The Attorney General found that “an ice detainer is merely a request and does not either impose a mandatory obligation or grant legal authority for a law enforcement agency to maintain custody of an individual who is otherwise subject to immediate release from local or state custody. A person has a constitutional liberty interest in not being imprisoned longer than he was sentenced by the sentencing court. Accordingly, an adult prisoner who is eligible for release from custody must be released at his eligible date notwithstanding the agency’s receipt of an ice detainer.”
“This opinion is neither pro-immigration nor anti-immigration,” said Claire Guthrie Gastañaga, Executive Director of the ACLU of Virginia. “It is simply about the Attorney General’s respect for the U.S. Constitution, due process, and the rule of law.”
“Refusing to release a person who has served his or her time and depriving that person of his or her liberty in the absence of probable cause is unconstitutional and can be costly to taxpayers,” Gastañaga added.
The ACLU of Virginia’ s letter to sheriffs, corrections staff, and jail authorities, urged these officials to change their policies and practices and deny any ice detainer request not accompanied by a judicial finding of probable cause necessary to deprive someone of their liberty. Today’s Attorney General opinion takes the same position.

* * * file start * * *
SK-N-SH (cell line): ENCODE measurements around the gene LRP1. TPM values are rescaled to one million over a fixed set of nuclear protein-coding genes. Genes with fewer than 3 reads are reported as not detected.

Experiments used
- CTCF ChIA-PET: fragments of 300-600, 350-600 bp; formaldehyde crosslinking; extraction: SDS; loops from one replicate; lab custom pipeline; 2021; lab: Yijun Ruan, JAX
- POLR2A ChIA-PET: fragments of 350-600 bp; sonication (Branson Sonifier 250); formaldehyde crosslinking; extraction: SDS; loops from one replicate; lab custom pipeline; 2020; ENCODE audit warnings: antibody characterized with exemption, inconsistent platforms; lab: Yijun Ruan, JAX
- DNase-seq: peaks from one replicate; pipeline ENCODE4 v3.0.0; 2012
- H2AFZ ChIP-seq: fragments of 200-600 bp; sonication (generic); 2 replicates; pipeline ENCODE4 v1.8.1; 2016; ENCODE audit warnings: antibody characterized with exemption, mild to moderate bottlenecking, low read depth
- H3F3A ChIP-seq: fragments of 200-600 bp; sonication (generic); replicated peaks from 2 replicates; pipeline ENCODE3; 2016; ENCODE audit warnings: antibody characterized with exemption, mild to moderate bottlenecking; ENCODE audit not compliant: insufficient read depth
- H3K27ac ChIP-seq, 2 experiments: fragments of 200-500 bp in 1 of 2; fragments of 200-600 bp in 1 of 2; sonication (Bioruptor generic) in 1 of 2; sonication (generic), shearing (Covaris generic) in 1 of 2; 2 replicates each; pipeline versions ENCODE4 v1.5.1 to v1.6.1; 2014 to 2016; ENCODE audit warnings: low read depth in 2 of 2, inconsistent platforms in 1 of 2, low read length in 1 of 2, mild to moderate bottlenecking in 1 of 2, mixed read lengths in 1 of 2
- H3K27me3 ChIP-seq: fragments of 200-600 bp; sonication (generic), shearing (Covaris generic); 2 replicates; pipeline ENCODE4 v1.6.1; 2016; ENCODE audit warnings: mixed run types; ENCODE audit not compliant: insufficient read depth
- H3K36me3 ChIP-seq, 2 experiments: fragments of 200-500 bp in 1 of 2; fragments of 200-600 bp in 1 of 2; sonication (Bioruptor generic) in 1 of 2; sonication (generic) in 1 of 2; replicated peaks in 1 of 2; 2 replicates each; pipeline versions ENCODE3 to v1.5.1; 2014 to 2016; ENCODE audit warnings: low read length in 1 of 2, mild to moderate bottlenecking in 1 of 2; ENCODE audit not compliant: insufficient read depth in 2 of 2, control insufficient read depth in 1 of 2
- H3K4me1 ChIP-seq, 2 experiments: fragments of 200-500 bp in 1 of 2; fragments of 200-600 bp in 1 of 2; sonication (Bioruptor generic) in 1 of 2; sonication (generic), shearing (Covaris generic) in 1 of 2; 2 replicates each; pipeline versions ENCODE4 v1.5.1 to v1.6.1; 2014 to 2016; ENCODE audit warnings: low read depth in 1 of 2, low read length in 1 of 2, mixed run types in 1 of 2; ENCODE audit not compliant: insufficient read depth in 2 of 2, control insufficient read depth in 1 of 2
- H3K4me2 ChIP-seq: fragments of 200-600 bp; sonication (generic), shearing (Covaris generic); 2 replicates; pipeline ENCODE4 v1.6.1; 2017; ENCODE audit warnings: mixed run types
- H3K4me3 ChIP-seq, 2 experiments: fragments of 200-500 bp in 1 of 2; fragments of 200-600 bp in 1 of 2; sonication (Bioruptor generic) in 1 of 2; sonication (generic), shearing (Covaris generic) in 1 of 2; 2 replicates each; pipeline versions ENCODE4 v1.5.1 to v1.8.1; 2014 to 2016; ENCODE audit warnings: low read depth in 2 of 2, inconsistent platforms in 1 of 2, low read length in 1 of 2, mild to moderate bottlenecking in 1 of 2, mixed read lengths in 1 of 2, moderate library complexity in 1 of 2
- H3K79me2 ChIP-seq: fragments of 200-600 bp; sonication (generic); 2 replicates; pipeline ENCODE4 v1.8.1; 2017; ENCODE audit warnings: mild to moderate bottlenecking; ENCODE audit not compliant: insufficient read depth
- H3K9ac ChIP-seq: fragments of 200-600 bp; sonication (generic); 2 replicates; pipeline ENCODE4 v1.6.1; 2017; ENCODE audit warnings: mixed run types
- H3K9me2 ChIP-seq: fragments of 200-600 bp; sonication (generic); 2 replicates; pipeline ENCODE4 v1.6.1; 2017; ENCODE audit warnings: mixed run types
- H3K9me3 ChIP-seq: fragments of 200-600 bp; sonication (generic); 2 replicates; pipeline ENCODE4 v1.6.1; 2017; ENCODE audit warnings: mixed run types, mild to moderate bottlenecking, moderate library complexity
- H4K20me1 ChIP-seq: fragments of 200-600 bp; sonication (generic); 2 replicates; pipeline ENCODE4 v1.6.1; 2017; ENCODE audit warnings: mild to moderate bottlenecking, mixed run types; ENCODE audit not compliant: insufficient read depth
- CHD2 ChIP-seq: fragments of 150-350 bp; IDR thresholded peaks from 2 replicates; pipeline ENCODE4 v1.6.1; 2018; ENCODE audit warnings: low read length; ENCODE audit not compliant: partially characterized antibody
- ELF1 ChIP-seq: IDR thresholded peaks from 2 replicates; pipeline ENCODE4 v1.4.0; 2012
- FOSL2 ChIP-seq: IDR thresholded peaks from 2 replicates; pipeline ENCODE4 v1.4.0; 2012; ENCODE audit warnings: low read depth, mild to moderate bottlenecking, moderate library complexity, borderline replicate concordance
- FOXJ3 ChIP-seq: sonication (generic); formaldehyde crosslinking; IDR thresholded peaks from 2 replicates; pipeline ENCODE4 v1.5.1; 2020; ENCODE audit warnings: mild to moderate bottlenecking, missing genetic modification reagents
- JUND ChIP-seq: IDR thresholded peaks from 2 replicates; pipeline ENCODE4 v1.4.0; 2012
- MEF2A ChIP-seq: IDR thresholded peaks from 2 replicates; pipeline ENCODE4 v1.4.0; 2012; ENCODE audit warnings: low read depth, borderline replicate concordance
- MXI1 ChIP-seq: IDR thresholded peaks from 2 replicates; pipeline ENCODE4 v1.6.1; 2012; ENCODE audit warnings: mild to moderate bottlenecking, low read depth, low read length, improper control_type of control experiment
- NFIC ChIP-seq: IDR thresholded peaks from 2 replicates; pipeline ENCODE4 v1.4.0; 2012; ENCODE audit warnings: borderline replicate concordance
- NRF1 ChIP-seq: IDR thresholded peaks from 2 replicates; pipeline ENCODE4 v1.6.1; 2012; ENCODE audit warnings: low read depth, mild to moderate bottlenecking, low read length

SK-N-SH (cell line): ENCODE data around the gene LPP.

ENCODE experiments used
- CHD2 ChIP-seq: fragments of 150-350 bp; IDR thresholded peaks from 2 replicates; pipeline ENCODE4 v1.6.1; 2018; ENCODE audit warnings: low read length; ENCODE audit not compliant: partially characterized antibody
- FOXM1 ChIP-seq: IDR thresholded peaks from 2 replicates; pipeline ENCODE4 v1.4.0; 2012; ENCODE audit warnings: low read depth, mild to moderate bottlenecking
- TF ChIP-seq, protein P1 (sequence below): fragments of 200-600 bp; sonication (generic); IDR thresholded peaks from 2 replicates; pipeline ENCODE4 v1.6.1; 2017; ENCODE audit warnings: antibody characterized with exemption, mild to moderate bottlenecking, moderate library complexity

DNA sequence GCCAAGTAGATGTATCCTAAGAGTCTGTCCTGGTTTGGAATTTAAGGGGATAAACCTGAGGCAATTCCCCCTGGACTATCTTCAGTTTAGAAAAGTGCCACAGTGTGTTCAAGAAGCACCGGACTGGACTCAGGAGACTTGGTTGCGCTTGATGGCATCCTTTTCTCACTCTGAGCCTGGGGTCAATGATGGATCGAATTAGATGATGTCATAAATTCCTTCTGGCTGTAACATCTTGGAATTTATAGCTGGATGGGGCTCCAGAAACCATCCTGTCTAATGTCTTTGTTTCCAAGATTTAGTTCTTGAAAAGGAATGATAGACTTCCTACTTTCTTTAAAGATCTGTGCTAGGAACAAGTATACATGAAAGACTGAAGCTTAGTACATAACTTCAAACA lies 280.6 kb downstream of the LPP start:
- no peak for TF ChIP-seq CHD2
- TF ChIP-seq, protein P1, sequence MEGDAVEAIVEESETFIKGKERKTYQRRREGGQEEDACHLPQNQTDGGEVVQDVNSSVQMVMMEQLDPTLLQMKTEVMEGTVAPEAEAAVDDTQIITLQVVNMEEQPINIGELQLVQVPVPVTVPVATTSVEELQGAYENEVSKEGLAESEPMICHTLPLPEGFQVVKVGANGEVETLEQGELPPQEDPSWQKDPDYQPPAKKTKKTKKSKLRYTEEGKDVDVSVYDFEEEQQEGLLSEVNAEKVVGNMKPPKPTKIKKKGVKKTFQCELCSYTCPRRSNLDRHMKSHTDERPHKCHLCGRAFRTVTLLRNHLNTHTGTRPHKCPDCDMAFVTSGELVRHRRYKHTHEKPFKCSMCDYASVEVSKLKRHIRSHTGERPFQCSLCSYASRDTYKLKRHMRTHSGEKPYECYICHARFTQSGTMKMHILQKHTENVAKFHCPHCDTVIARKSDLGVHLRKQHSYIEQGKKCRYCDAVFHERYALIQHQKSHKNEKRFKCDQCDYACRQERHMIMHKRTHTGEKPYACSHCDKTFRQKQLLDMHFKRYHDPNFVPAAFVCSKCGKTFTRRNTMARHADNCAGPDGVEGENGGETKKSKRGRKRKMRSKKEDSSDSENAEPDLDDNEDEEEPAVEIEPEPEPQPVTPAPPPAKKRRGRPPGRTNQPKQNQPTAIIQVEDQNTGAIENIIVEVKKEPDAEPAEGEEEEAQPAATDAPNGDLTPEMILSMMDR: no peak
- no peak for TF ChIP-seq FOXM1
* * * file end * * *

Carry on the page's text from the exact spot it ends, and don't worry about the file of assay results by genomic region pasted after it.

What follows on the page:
“We applaud Attorney General Herring for his decisive action and for recognizing the critical importance of fostering trust between immigrant communities and local law enforcement,” said Joseph Montano, Immigrants’ Rights Coordinator at the ACLU of Virginia. “Complying with every voluntary ice detainer request they receive, even where there is no evidence of criminal wrongdoing, undermines the trust between the public and law enforcement, making us all less safe,” Montano concluded.
The Attorney General’s opinion remains important even though the federal immigration enforcement program and use of detainers was changed recently by executive action. This opinion makes clear that warrantless detainer requests can impinge on a person’s liberty in violation of due process. Accordingly, any local, state or regional jail official who continues to honor any such warrantless request, as the Rockingham County sheriff declared he would, is now clearly on notice that such action is unconstitutional.